# Distribution for average of multiple binomial proportions

Assume we have a population $$N$$ and a proportion $$p$$ of that population with a characteristic of interest. Both $$N$$ and $$p$$ are unknown. Furthermore, assume that we have $$k$$ random samples $$(n_i, x_i)$$ of $$N$$ from which we can estimate the proportion of interest $$\hat{p}_i = x_i/n_i$$ for each sample, with $$i=1,\ldots,k$$.

Additionally, $$n_i$$ and $$x_i$$ are large enough so that the CLT kicks in and we can say that, with $$\mathbb{E}[\hat{p}_i]=p$$ and $$\mathbb{V}[\hat{p}_i]=\frac{p(1-p)}{n_i}$$, then $$\hat{p}_i\sim\mathcal{N}\left(p,\frac{p(1-p)}{n_i}\right)$$.

I am interested in the behavior (especially towards the right tail) of $$\bar{p}=\frac{1}{k}\sum_{i=1}^k \hat{p}_i$$. So far, the approach I have thought of is the following: since each $$\hat{p}_i$$ is normally distributed, then their average $$\bar{p}$$ also follows a normal distribution since the arithmetic average is just a weighted sum where the weight is constant. Specfit $$\bar{p}=\frac{1}{k}\sum_{i=1}^k \hat{p}_i \sim\mathcal{N}\left(\frac{1}{k}\sum_{i=1}^kp,\frac{1}{k^2}\sum_{i=1}^k\frac{p(1-p)}{n_i}\right) \equiv \mathcal{N}\left(p,\frac{1}{k^2}\sum_{i=1}^k\frac{p(1-p)}{n_i}\right)$$

My questions are:

1. Is my line of reasoning correct regarding the distributions, both of individual $$\hat{p}_i$$ and the resulting $$\bar{p}$$?
2. Since we do not know the true value $$p$$, is it reasonable to substitute it with corresponding $$\hat{p}_i$$ in the calculations? For the last step, this would result to $$\bar{p} \sim \mathcal{N}\left(\frac{1}{k}\sum_{i=1}^k\hat{p}_i, \frac{1}{k^2}\sum_{i=1}^k \frac{\hat{p}_i (1-\hat{p}_i)}{n_i} \right) \equiv \mathcal{N}\left(\bar{p}, \frac{1}{k^2}\sum_{i=1}^k \frac{\hat{p}_i (1-\hat{p}_i)}{n_i} \right)$$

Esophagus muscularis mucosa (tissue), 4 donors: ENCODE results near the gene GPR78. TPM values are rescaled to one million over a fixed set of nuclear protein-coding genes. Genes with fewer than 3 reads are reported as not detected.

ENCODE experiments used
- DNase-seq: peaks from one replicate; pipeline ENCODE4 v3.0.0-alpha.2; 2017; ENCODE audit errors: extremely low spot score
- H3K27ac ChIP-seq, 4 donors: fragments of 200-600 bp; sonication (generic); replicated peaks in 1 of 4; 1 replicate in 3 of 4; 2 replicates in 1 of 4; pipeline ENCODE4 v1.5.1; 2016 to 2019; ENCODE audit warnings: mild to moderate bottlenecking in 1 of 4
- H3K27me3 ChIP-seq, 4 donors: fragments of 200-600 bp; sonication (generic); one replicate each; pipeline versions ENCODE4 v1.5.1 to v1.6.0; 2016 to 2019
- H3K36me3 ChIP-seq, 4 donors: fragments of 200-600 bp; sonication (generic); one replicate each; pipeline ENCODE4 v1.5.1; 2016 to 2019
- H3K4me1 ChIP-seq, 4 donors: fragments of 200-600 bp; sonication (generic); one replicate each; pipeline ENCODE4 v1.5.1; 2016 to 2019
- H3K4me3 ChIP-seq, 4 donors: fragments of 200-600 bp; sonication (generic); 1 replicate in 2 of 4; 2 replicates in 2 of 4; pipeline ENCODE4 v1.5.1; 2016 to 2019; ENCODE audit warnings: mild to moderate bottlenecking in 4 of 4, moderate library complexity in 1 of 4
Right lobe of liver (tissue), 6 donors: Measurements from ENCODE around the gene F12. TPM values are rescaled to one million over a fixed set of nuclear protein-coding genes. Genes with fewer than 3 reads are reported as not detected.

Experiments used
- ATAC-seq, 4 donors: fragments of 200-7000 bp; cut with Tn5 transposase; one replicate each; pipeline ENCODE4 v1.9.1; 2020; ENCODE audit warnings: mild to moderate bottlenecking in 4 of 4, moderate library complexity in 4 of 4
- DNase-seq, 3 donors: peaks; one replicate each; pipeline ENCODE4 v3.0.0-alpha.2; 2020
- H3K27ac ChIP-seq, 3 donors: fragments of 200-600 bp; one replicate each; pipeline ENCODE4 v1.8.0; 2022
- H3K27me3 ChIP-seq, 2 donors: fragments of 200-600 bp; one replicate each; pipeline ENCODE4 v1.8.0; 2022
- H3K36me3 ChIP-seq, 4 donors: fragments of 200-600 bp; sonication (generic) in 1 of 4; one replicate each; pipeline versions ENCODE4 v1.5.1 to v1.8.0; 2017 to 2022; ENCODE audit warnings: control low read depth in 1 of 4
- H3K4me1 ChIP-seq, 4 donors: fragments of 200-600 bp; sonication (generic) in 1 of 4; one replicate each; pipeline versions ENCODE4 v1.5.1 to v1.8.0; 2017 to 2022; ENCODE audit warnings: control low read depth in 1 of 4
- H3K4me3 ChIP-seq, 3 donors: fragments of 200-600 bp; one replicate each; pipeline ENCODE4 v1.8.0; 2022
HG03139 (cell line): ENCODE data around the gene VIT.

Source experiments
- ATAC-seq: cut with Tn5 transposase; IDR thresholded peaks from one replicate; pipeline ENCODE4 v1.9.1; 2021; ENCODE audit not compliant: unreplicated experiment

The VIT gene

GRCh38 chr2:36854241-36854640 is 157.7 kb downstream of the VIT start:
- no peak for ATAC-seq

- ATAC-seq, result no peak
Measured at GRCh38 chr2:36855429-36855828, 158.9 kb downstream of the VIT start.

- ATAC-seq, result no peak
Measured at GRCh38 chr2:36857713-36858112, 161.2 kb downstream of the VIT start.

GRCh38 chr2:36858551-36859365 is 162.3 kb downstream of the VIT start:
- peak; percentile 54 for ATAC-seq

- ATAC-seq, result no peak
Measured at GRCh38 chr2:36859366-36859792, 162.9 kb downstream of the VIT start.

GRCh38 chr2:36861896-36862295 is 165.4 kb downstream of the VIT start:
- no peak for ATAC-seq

This approach seemed reasonable to me because we "know" (under some assumptions) the distribution of each component $$\hat{p}_i$$, and therefore of $$\bar{p}$$ itself, but if someone has a different proposal on quantifying the (right) tail behavior of $$\bar{p}$$, please feel free to share it.

• You can rewrite your $\bar{p}$ as a weighted average of the original bernoulli variates that you sum to get the binomials, and then get expectation and variance from there. I guess that would lead to a better normal approximation. – kjetil b halvorsen Jan 28 at 18:56